For a moment, it seemed the sky was falling for risk assets but last week, the S&P 500, the NASDAQ and the Euro Stoxx 600 indices were back at all-time highs. Even markets in Asia, a continent gripped by the tragic coronavirus, managed to gain ground. There are various sources of this newfound sentiment.

Central Banks as a perpetual safety net

Markets seem to believe that central banks will always be ready to protect their respective economies from whatever it may be: coronavirus, trade or any other risk. The People’s Bank of China stepped in last week with a massive liquidity injection of Rmb 1,2tn (173 billion dollars). Central banks in The Philippines and Thailand cut interest rates while Singapore’s monetary authority signalled that its currency could depreciate in response to the outbreak. In the US, the market is now pricing two Fed rate cuts this year, despite projections that points to no changes and a statement from the Fed describing its current policy mix as «appropriate». Central banks are somewhat locked into accommodative stances, faced with stubbornly low inflation and tepid global growth. Investors seem to be willing to bet that central banks will not do anything that could cause trouble inside of financial markets.

Cupid’s tariff cuts

On Valentine’s Day, China will cut taxes on 75 billion dollars worth of US imports. The arrow is aimed mainly at agricultural goods: pork, beef and chicken will see levies cut from 35% to 30% and soybean duties will fall from 30% to 27.5%. Additionally, tariffs on American crude oil will be lowered from 5% to 2,5%. A Chinese finance ministry spokesperson commented that this should «boost market confidence, promote bilateral relations and help global economic growth». The US will reci-procate by halving tariffs on some Chinese goods according to the office of the US Trade Representative.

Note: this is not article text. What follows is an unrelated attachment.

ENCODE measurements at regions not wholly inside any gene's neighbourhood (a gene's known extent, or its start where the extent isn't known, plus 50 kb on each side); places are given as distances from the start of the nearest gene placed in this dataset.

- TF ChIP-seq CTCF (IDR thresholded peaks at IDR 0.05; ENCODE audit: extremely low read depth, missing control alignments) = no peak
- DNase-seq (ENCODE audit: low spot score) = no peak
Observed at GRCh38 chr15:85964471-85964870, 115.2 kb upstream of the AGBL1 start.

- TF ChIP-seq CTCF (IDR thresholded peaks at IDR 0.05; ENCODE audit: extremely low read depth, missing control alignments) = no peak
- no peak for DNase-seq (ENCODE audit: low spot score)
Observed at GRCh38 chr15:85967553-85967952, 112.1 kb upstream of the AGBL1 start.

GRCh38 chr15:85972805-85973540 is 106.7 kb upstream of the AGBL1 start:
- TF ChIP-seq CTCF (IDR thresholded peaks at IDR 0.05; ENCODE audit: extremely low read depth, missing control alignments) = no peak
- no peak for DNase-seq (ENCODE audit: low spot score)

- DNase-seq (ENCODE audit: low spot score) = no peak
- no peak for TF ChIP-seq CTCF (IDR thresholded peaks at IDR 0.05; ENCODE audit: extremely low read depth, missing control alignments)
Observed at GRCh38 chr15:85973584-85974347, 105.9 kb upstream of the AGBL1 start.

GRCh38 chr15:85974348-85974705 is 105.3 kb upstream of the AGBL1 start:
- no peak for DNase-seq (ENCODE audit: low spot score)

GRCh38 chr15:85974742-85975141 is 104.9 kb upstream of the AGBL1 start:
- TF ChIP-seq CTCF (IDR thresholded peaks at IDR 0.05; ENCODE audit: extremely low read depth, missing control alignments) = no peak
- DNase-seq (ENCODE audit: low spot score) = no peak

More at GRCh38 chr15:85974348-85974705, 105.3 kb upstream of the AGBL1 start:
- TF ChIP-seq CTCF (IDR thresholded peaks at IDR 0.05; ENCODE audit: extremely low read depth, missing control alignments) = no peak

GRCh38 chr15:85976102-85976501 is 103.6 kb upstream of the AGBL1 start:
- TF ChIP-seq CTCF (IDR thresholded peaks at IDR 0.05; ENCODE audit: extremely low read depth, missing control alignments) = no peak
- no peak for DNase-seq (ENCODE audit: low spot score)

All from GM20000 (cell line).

This is not entirely new news as both nations agreed to cut

tariffs on each others’ goods as part of the Phase 1 deal signed

last month. However, markets are warmed by the commitment demonstrated by the cuts.

President acquitted

Political risk also subsided after US President Trump evaded impeachment. The US Senate acquitted Donald Trump on both articles of impeachment, abuse of power and obstruction of Congress. Albeit, from a financial market point of view, this was already taken as a given, as it would have required an unrealistic two-thirds majority in the Republican controlled chamber to convict the President.

Benign Eco Data

Survey data gauging the general mood in the corporate world (before the coronavirus outbreak) indicated that the global economy had been faring well. However, where certain risks recede, there always seem to be new ones popping up. While the overall US trade deficit narrowed for the first time in six years amidst Trump’s tariffs on China, Americans turned to other countries for goods. The trade deficit with the EU and Mexico hit new records. Indeed there is a risk, especially for Europe, that this draws the protectionist gaze of the White House. Further still, in Germany, the Thuringia branches of the FDP and CDU parties leaned on the far-right AfD to prop up their minority government. This is controversial as it is seen as giving ground to a populist party. It has divided opinions across the country and could trigger new elections.

But for now, these concerns have barely left a trace on markets which seem to be becoming pretty good at brushing things under the carpet. •


La plus ancienne banque

Fondée en 1856, la Banque Internationale à Luxembourg (BIL) est la plus ancienne banque universelle du Grand-Duché. Depuis sa création, elle joue un rôle actif dans les principales phases du développement de l’économie luxembourgeoise. Elle exerce aujourd’hui les métiers de banque de détail, banque privée et banque des entreprises et participe aux marchés de capitaux. Avec plus de 2.000 collaborateurs, la Banque est présente au Luxembourg, en Suisse, au Danemark, en Suède, et au Moyen-Orient et en Chine.